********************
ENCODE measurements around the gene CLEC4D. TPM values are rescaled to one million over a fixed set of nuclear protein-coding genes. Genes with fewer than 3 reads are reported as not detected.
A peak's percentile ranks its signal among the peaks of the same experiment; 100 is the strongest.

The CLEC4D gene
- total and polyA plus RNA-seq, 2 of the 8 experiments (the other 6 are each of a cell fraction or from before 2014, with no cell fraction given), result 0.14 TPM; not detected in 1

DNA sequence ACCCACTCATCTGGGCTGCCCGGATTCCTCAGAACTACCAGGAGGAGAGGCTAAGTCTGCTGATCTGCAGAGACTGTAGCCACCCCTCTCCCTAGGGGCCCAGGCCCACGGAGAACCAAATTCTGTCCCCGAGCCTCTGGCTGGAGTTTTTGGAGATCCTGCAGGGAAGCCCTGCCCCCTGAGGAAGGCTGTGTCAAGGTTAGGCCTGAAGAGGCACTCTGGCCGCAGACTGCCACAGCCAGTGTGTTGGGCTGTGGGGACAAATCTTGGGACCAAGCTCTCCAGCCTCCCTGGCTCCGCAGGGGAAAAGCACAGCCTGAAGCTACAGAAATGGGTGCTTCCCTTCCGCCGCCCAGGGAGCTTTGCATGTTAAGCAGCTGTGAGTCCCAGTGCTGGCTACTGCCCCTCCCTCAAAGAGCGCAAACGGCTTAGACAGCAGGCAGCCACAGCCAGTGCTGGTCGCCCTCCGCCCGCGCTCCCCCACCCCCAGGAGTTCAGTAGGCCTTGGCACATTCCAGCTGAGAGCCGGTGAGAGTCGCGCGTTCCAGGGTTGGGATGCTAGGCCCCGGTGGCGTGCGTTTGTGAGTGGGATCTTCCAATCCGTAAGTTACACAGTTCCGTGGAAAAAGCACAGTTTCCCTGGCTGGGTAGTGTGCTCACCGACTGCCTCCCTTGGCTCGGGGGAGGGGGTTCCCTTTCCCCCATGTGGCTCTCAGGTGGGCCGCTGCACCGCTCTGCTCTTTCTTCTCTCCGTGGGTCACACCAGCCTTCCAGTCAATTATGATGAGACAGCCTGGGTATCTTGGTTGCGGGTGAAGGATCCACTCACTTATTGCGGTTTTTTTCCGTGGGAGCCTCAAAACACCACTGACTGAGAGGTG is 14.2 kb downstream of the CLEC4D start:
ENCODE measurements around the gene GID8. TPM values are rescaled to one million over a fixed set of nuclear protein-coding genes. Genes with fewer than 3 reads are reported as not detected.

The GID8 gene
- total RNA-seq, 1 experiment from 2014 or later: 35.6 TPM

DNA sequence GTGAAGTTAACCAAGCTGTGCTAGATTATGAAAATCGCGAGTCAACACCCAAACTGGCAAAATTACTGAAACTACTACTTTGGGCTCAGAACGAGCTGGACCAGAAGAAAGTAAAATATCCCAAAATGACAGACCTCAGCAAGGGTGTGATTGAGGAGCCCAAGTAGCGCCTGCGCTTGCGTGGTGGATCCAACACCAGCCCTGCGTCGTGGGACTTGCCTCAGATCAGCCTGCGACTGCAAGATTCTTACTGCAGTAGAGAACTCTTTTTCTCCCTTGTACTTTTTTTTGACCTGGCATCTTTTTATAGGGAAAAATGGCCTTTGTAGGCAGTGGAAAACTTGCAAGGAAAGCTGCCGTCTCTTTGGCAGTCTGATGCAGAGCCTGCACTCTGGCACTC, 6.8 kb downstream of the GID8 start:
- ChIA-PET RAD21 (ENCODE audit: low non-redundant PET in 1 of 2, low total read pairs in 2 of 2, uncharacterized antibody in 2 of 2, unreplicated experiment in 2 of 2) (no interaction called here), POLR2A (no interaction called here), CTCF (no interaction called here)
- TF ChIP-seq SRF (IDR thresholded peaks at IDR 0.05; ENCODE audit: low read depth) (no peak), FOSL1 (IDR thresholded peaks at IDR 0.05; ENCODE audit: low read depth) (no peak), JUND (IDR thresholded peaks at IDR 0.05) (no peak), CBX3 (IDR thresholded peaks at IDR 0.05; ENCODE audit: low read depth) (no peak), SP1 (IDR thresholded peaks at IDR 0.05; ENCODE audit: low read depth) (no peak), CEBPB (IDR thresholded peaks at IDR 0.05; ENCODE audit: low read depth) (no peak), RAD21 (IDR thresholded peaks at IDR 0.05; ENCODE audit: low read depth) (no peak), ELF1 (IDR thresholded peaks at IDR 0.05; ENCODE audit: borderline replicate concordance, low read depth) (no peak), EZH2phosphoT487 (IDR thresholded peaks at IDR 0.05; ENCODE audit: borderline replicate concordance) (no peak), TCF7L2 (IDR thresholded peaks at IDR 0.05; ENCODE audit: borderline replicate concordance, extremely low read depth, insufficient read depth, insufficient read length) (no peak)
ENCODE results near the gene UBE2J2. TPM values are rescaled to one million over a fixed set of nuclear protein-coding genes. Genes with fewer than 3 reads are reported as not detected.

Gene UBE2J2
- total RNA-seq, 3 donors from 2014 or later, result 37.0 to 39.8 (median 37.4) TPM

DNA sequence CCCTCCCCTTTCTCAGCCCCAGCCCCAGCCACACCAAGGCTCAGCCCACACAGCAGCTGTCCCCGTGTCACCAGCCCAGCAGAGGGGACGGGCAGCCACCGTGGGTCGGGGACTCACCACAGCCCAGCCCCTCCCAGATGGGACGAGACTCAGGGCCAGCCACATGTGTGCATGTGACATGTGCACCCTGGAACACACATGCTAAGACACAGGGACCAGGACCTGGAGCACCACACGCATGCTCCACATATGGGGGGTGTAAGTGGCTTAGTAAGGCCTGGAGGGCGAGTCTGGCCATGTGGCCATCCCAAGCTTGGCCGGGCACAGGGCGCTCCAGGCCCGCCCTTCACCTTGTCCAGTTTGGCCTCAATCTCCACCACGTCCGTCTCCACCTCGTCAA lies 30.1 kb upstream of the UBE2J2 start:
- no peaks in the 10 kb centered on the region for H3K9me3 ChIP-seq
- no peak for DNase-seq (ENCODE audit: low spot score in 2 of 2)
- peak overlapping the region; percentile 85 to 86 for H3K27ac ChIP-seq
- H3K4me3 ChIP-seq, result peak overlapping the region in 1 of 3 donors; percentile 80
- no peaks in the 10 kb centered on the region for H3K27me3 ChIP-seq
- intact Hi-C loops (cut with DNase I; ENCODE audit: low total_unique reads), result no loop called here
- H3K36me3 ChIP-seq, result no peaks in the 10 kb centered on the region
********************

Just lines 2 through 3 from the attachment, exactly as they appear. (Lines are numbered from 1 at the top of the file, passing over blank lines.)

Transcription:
A peak's percentile ranks its signal among the peaks of the same experiment; 100 is the strongest.

The CLEC4D gene